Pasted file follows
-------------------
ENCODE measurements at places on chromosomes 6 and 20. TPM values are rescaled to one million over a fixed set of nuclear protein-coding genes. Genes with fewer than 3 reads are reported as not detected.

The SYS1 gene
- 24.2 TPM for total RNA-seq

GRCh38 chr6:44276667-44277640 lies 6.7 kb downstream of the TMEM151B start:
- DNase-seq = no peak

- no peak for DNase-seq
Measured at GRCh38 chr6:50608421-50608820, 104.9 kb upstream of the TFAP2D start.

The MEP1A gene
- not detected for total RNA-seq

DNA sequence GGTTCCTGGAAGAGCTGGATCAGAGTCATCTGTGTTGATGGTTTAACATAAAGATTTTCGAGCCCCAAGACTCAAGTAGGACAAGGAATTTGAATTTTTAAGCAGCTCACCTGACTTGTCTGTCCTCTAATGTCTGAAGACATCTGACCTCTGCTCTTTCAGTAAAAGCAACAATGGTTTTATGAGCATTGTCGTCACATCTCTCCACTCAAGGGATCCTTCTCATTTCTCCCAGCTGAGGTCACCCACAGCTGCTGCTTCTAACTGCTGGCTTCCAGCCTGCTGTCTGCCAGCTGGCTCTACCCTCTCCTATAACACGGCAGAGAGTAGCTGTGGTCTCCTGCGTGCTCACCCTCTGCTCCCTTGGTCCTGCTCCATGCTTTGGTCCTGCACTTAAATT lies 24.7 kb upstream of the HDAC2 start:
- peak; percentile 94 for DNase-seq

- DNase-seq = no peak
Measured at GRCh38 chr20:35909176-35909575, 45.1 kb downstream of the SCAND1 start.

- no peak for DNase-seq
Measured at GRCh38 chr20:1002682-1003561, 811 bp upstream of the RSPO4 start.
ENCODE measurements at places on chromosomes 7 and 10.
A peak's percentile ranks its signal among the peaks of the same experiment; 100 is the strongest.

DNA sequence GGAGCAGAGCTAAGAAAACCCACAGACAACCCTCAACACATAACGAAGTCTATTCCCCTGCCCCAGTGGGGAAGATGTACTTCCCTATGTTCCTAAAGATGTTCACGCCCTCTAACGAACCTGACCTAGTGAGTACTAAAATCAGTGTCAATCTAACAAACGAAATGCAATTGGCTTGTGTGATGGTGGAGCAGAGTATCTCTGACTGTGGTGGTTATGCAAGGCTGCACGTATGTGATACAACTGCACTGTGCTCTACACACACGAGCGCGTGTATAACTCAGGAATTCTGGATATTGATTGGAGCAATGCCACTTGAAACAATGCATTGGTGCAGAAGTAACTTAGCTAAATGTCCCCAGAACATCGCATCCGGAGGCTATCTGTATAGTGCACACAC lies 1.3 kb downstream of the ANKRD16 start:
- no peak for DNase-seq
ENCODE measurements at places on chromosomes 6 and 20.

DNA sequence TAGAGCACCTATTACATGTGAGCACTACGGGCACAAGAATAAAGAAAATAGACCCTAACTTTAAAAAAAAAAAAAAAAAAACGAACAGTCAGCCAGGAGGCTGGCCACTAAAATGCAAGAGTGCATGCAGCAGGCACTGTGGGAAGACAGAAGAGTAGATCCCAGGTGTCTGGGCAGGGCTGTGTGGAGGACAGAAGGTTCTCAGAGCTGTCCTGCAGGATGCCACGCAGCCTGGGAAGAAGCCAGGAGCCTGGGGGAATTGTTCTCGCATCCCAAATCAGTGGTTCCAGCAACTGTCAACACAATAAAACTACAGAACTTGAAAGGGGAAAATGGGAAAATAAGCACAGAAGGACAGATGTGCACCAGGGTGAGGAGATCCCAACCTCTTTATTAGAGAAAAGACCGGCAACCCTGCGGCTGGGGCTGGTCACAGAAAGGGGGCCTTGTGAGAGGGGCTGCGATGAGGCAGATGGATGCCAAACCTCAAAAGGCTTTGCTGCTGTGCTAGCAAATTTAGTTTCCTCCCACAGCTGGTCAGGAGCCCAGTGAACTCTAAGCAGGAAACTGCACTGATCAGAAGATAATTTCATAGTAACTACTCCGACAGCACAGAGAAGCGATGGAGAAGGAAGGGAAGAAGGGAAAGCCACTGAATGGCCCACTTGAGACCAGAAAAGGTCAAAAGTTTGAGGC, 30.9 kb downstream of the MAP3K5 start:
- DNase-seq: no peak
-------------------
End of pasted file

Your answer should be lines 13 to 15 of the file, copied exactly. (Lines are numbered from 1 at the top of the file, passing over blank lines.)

Measured at GRCh38 chr20:35909176-35909575, 45.1 kb downstream of the SCAND1 start.

- no peak for DNase-seq
Measured at GRCh38 chr20:1002682-1003561, 811 bp upstream of the RSPO4 start.